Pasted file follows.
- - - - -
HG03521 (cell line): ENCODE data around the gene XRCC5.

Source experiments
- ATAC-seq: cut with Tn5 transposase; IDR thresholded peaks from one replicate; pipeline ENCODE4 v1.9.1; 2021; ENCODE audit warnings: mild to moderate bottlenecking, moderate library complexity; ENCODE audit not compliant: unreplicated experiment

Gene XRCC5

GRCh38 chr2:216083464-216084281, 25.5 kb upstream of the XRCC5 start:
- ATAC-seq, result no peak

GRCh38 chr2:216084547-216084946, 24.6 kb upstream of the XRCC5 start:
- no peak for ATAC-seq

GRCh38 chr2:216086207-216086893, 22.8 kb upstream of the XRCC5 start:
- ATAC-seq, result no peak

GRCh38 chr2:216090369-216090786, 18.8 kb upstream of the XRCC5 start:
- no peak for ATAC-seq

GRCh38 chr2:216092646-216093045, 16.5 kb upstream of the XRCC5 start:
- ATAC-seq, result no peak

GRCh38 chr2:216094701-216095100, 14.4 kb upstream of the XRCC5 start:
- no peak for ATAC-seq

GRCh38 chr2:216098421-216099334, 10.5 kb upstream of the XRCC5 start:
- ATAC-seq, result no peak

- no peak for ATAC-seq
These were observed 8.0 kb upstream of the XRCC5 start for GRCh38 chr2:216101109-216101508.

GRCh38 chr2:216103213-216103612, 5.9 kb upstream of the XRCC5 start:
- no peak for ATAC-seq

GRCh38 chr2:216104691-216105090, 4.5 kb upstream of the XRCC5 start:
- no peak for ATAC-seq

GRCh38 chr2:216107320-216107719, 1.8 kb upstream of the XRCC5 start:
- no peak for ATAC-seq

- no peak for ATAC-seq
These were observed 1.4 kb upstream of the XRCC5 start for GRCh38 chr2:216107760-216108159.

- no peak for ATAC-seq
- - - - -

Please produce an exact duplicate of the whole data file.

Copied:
HG03521 (cell line): ENCODE data around the gene XRCC5.

Source experiments
- ATAC-seq: cut with Tn5 transposase; IDR thresholded peaks from one replicate; pipeline ENCODE4 v1.9.1; 2021; ENCODE audit warnings: mild to moderate bottlenecking, moderate library complexity; ENCODE audit not compliant: unreplicated experiment

Gene XRCC5

GRCh38 chr2:216083464-216084281, 25.5 kb upstream of the XRCC5 start:
- ATAC-seq, result no peak

GRCh38 chr2:216084547-216084946, 24.6 kb upstream of the XRCC5 start:
- no peak for ATAC-seq

GRCh38 chr2:216086207-216086893, 22.8 kb upstream of the XRCC5 start:
- ATAC-seq, result no peak

GRCh38 chr2:216090369-216090786, 18.8 kb upstream of the XRCC5 start:
- no peak for ATAC-seq

GRCh38 chr2:216092646-216093045, 16.5 kb upstream of the XRCC5 start:
- ATAC-seq, result no peak

GRCh38 chr2:216094701-216095100, 14.4 kb upstream of the XRCC5 start:
- no peak for ATAC-seq

GRCh38 chr2:216098421-216099334, 10.5 kb upstream of the XRCC5 start:
- ATAC-seq, result no peak

- no peak for ATAC-seq
These were observed 8.0 kb upstream of the XRCC5 start for GRCh38 chr2:216101109-216101508.

GRCh38 chr2:216103213-216103612, 5.9 kb upstream of the XRCC5 start:
- no peak for ATAC-seq

GRCh38 chr2:216104691-216105090, 4.5 kb upstream of the XRCC5 start:
- no peak for ATAC-seq

GRCh38 chr2:216107320-216107719, 1.8 kb upstream of the XRCC5 start:
- no peak for ATAC-seq

- no peak for ATAC-seq
These were observed 1.4 kb upstream of the XRCC5 start for GRCh38 chr2:216107760-216108159.

- no peak for ATAC-seq